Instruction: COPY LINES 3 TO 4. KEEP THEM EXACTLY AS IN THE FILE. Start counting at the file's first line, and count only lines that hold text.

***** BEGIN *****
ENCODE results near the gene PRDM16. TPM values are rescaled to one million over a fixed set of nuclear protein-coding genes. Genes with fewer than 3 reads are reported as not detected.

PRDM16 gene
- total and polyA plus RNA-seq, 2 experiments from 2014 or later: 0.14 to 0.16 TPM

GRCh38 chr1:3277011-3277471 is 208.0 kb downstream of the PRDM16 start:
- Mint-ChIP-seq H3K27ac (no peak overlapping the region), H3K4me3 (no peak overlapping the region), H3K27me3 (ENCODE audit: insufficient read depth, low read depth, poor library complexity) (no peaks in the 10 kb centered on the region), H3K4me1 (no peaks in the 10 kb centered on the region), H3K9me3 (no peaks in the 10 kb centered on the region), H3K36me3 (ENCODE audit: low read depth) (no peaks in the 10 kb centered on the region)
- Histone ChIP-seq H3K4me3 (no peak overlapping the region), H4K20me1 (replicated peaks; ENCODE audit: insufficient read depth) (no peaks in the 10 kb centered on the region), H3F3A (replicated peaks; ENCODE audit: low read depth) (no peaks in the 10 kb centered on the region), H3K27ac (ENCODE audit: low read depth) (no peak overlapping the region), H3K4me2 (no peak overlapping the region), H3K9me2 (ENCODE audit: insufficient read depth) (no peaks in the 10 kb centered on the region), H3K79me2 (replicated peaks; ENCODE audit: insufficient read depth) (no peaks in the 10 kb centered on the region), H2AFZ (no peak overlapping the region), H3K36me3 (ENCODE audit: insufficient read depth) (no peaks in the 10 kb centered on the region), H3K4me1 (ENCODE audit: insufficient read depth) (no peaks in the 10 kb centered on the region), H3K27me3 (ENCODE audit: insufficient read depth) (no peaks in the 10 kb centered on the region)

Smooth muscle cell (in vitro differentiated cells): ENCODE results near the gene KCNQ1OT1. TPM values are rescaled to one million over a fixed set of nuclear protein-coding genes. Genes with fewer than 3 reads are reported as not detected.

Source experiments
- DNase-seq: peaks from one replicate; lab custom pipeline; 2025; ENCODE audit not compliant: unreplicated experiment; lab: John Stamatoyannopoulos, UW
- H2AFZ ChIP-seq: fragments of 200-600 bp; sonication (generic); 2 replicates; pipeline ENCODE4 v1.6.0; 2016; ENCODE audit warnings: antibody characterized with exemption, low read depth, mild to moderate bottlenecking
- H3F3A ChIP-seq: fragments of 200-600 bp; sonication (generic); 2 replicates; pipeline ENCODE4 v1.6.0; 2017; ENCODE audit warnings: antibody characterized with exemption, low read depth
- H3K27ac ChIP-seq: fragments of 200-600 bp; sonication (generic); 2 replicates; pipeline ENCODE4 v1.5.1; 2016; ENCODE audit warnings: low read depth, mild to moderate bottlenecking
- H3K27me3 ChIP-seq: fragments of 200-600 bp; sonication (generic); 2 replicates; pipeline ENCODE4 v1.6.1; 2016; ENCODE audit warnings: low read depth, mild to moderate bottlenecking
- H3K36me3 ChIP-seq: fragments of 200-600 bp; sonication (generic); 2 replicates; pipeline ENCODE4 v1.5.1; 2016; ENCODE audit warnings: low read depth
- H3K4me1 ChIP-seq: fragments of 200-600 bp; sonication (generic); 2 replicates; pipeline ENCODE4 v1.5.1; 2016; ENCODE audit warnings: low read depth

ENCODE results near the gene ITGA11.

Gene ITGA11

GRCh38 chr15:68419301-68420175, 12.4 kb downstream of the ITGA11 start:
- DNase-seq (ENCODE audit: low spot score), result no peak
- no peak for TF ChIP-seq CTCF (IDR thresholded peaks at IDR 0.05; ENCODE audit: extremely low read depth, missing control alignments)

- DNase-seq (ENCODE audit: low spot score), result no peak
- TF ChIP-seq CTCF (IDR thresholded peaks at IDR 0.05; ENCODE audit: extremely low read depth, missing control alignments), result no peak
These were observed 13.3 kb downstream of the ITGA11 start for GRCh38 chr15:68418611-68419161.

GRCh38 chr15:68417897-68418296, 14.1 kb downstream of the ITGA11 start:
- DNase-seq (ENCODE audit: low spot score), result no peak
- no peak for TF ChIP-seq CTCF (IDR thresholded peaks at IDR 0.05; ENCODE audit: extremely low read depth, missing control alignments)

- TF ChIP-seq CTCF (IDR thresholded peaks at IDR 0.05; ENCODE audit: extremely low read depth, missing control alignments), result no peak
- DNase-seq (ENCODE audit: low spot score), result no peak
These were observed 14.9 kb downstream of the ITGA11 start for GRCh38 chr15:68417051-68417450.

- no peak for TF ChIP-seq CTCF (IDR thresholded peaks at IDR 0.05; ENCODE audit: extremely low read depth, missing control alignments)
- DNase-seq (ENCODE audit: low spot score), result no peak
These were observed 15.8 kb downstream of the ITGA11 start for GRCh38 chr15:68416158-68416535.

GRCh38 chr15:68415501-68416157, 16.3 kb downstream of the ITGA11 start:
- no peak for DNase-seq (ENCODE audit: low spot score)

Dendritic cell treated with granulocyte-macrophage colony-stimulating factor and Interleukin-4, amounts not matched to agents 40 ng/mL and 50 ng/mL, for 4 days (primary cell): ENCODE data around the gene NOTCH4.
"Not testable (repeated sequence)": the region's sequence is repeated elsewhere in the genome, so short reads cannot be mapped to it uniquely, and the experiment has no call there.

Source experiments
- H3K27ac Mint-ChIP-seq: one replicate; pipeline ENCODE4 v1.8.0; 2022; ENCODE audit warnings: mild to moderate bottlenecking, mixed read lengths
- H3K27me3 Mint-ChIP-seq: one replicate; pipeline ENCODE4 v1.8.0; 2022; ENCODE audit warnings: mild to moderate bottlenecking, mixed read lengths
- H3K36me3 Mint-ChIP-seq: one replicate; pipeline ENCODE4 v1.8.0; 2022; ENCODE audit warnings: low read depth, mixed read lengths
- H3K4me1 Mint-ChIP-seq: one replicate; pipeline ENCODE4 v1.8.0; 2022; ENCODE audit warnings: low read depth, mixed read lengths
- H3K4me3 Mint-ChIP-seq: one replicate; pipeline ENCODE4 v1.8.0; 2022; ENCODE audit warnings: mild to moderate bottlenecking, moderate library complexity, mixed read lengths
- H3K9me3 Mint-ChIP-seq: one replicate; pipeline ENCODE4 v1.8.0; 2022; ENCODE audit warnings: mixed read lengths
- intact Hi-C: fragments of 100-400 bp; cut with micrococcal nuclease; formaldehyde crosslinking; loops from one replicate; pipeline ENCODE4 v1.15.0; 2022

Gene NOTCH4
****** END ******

- total and polyA plus RNA-seq, 2 experiments from 2014 or later: 0.14 to 0.16 TPM

GRCh38 chr1:3277011-3277471 is 208.0 kb downstream of the PRDM16 start: